E.g., 12/02/2022
E.g., 12/02/2022
Europe

Europe

Europe faces an interesting set of immigration challenges and opportunities: Demographic pressures as many European societies age, a lively and at times tense policy and political debate over questions of identity and immigrant integration, and a unique policy environment that has knit many European countries together with regards to free movement, the management of outer borders, asylum, and other immigration-related topics. MPI has long conducted research and analysis of European policy on topics ranging from labor mobility and border security to immigrant integration, citizenship, and foreign qualifications recognition, which can be found below.

Recent Activity

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Commentaries
February 2017
By  Elizabeth Collett
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Reports
June 2009
By  Natalia Banulescu-Bogdan
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Reports
May 2009
By  Alessandra Buonfino
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Books
April 2009
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Reports
March 2009
By  Madeleine Sumption and Will Somerville
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Reports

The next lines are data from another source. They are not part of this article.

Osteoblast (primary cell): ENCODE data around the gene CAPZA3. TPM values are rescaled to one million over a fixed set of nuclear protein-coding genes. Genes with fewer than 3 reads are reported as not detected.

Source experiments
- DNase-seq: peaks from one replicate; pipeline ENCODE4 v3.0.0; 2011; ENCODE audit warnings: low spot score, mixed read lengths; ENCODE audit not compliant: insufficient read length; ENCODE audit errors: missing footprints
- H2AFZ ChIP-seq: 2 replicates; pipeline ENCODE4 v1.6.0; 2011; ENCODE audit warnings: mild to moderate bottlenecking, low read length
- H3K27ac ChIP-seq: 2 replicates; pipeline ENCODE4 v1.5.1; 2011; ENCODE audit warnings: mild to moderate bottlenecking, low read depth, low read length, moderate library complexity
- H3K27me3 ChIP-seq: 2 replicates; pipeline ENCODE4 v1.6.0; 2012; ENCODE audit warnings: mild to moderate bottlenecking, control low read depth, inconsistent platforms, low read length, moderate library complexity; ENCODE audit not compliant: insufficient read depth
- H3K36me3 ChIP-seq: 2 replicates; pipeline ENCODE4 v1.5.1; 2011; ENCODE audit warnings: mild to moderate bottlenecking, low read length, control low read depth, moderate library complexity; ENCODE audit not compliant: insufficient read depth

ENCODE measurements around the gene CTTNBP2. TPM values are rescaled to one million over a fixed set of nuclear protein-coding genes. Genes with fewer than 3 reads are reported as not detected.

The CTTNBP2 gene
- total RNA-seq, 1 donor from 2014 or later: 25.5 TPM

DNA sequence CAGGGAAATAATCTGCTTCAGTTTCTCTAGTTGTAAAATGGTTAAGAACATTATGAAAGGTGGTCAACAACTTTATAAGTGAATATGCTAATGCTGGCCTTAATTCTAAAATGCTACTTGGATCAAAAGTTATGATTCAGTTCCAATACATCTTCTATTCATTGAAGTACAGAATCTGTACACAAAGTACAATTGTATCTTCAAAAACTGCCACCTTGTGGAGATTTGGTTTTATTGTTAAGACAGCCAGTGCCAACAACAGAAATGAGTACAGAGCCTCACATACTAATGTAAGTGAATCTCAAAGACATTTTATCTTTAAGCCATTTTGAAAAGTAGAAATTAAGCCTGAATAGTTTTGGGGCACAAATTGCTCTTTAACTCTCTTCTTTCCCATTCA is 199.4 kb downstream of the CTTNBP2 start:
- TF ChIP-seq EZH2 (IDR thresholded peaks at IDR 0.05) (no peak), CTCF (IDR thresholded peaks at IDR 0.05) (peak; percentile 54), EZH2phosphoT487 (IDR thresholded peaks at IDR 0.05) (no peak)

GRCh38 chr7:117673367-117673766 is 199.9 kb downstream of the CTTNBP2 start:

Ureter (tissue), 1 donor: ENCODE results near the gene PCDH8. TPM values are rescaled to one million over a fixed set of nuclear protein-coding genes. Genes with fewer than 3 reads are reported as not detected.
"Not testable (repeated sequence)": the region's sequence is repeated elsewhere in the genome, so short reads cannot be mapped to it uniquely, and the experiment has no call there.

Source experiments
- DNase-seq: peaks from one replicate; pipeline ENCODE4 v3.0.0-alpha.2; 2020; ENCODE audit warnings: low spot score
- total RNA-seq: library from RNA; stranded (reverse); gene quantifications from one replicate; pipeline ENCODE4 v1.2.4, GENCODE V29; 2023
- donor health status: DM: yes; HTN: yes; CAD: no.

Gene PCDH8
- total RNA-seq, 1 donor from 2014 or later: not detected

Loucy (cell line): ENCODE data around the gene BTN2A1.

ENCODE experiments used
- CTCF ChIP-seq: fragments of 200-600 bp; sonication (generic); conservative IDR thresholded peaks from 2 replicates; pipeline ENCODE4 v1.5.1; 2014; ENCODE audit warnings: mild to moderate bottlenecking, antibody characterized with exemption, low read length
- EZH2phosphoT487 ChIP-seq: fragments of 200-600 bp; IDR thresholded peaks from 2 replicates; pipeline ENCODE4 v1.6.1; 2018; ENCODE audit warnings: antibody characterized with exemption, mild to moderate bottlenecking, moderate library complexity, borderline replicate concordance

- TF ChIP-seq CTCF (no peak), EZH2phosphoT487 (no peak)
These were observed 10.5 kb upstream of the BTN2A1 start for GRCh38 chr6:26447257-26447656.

March 2009
By  Madeleine Sumption and Will Somerville
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Reports
January 2009
By  Demetrios G. Papademetriou, Madeleine Sumption and Will Somerville

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The European Union's recent proposal aims to attract highly skilled migrants by granting them access to all EU labor markets—but with some important limitations. Elizabeth Collett of the European Policy Centre explains the basics of the Blue Card proposal, the questions it raises, and national-level reactions.

Immigration and the 2008 elections, migration and climate change, visa waiver programs, more.

How do migrant sending and receiving countries both get more of what they want—without the receiving countries committing to a new stream of permanent migration? The European Union thinks it may have found an answer in the concept of "mobility partnerships."

While the countries that make a point of competing for the world's best and brightest tweaked their entry systems in 2007, the European Commission took a bold leap in late October: it formally proposed a European Union "Blue Card" scheme for admitting highly qualified non-EU workers who already have a work contract in a Member State and professional qualifications.

All the nuanced meanings of "belonging" describe integration trends in industrialized countries in 2007, including the United States, Switzerland, the Netherlands, and Germany.

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Recent Activity

Commentaries
February 2017

Eager to emulate the success of an EU-Turkey deal that has helped sharply reduce crossings into Greece, the European Union is exploring similar partnerships with transit countries along the North African coastline. But as this commentary explores, these prospective deals with Libya and other governments may be built upon unstable foundations and come with inherent complexities, possible risks for North African partners, and moral and other hazards for the European Union.